Thursday, April 1, 2010

On a Lazy Weekend Morning.. Can't Beat Beignets!!

Known in some shape or form all over the globe, deep fried dough looks to be an universal language. From Spanish churros and buñuelos to European crullers and zeppolas to Chinese you-tiaos and all the way back to the United States' 200+ year amour for the hot, fluffy, powdered sugar-crowned beignets, everyone seems to have an innate love for choux pastries.

Choux is a traditional french dough that has a high moisture content in which steaming is the method by which the dough rises. It's the dough by which we make creampuffs (profiteroles) and eclairs. It doesn't need a leavening agent, but sometimes yeast and other leavening ingredients are added to a recipe. Such is the case with the lovely puffy, fluffy, slightly chewy beignets. But differing from the classic method of baking choux dough, beignets are fried.

The verdict seems to be out among food historians as to by whom and exactly when the delicious fritter was brought to us yanks from the European motherland - but a general consensus seems to lie with french colonists who came to the port of New Orleans, Louisiana in the 18th century. Since then, beignets have been nationally associated with the city, and in 1986 were deemed the “official doughnut” of Louisiana. And when you're in Louisiana, you eat your beignets with a piping hot cafe au lait made with coffee, milk and chicory (chicory was used back in the day as a “filler” for expensive coffee but it actually lends itself extraordinarily well to balancing and smoothing out the bitterness of dark roasts).

So I got this recipe, which is actually widely distributed online – It's such a cinch to make, and you do up the dough the night before so you have something in the morning that you can roll out fast and fry quickly.

Beignets (yeast dough recipe)

1 ½ c. Warm water (looking for between 105-110*F)
1 pkg Active Dry Yeast (or 2 1/4 t. from jar)
½ c. Sugar
2 Eggs
1 c. Evap milk
1 t. Salt
¼ c. Shortening or Butter, softened
7 c. Flour
Oil for frying
10x Sugar for topping

~ In a bowl, dissolve yeast in warm water for 5 minutes – Blend in sugar, eggs, milk, and salt
~ Mix in ½ flour until smooth - Mix in shortening and then add remaining flour til just combined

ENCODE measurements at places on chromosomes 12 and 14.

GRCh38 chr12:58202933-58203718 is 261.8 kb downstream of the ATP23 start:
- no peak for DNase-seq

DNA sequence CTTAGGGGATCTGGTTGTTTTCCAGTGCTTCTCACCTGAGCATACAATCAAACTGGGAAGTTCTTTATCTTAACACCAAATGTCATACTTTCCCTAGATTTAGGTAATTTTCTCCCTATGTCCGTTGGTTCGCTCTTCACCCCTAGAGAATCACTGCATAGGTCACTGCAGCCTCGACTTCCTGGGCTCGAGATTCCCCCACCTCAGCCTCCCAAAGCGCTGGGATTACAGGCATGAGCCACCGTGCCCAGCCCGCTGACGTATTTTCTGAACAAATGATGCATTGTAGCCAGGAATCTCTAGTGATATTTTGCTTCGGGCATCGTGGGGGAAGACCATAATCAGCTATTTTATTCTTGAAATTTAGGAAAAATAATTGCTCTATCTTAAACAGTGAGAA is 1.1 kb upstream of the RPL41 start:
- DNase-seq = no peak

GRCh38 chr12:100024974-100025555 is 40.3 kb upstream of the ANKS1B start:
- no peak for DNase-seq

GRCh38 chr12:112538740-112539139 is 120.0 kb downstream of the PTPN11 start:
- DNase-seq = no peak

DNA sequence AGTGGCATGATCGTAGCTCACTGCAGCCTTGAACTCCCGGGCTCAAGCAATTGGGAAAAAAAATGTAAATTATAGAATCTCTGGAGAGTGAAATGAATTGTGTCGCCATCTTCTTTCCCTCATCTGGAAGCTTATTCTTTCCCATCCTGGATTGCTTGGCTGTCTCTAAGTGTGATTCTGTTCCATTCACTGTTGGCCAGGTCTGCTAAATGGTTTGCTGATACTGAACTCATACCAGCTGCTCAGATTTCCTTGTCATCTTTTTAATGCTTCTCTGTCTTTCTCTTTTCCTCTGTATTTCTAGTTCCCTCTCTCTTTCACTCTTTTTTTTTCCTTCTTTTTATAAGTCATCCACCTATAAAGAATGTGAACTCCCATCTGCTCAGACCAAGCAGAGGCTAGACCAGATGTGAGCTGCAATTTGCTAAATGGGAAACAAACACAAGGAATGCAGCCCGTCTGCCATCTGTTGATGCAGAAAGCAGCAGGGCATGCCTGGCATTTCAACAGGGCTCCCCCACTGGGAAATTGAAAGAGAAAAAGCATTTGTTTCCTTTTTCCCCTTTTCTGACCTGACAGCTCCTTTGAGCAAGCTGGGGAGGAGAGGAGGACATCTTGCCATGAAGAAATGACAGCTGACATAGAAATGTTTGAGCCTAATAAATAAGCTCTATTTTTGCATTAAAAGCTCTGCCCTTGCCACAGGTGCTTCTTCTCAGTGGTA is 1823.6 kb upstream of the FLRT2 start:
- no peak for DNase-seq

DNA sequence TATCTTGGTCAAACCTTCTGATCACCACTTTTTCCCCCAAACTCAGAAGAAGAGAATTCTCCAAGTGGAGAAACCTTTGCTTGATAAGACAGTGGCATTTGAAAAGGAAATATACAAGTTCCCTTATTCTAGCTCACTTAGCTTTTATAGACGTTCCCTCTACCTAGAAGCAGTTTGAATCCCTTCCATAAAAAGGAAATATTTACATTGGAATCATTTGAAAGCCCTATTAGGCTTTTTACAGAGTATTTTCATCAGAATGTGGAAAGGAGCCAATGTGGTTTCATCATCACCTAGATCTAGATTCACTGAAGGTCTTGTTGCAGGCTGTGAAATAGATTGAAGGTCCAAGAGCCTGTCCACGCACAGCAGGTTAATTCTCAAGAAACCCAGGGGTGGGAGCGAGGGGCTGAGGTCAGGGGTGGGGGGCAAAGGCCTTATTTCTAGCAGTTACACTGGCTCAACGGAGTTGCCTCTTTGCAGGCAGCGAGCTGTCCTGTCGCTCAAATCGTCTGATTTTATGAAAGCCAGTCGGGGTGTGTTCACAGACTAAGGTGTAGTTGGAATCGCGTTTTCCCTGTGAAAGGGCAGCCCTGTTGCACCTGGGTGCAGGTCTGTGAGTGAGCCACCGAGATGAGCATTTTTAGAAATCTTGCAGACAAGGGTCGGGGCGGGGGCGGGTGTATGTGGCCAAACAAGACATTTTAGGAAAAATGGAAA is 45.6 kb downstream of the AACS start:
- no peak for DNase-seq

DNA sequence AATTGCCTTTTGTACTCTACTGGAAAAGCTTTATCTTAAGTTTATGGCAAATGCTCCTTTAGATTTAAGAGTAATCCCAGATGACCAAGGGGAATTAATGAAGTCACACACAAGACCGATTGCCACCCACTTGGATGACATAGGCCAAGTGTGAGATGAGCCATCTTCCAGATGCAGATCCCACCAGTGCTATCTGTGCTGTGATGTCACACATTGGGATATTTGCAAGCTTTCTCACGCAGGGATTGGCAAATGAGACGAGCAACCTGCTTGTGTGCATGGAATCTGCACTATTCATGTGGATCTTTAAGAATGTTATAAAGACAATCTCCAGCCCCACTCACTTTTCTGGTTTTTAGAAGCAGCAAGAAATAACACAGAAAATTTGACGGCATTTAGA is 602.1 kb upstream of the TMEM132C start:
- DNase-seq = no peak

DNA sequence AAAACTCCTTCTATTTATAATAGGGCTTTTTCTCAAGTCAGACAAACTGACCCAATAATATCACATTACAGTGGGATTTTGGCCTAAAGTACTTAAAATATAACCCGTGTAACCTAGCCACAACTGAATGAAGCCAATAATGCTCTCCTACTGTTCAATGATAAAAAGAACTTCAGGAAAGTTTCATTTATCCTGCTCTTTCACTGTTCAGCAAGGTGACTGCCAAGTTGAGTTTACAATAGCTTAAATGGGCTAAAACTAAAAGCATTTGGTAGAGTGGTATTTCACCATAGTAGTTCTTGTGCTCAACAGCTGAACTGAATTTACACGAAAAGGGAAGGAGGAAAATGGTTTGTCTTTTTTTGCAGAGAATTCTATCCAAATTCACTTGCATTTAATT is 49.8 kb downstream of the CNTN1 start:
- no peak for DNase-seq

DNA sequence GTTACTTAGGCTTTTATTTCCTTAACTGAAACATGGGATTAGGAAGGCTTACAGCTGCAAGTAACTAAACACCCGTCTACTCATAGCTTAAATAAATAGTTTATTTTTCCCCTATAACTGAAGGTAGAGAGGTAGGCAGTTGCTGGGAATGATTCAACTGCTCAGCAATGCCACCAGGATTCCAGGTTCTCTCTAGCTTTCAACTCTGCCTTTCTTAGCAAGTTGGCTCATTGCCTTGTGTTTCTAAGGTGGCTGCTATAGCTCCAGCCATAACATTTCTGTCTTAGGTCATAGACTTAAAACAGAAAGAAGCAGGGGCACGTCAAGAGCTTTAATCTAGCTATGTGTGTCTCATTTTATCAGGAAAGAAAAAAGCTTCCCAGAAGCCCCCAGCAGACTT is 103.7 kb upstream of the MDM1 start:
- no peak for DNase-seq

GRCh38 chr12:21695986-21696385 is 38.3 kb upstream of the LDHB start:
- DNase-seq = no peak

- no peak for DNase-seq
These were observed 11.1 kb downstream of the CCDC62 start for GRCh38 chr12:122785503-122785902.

~ Cover and chill for 4 hours or overnight
~ On a floured surface, knead the dough a bit and roll out to 1/8 inch. Cut into 2 in squares and fry in 360*F oil (or in a deep fryer) for about 2 minutes on each side or until puffed and golden brown. Keep warm in a low oven
~ When serving, pile on the powdered sugar and don't skimp! Serve with hot coffee

Now this recipe will get you a buttload of beignets so for your average family of 5, you can use about half this amount and chill/freeze the rest.

Beignets can be adapted to a number of flavors and can be filled with both fruits and savory items (vegetables, meats, cheese). I saw a sweet potato beignet recipe that looks very interesting.. Just another new thing I learned about beignets today.

MISE (left out the shortening but you need that too – pretty simple though eh?)
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Dough chilled overnight
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Rolled and cut into squares
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Frying – the dough pulled a bit when I was cutting it so they're more like rhombus-es rather than squares. Lawl.
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Finished Product! NOM!!
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These would be just as lovely topped with a yummy fruit compote, or drizzled with honey, agave nectar or maple syrup! And some spices thrown into the dough would take them to another level I'm sure! Cinnamon, ground ginger, nutmeg, cardamom, anise.. The sky my friends..

Bon Appetite!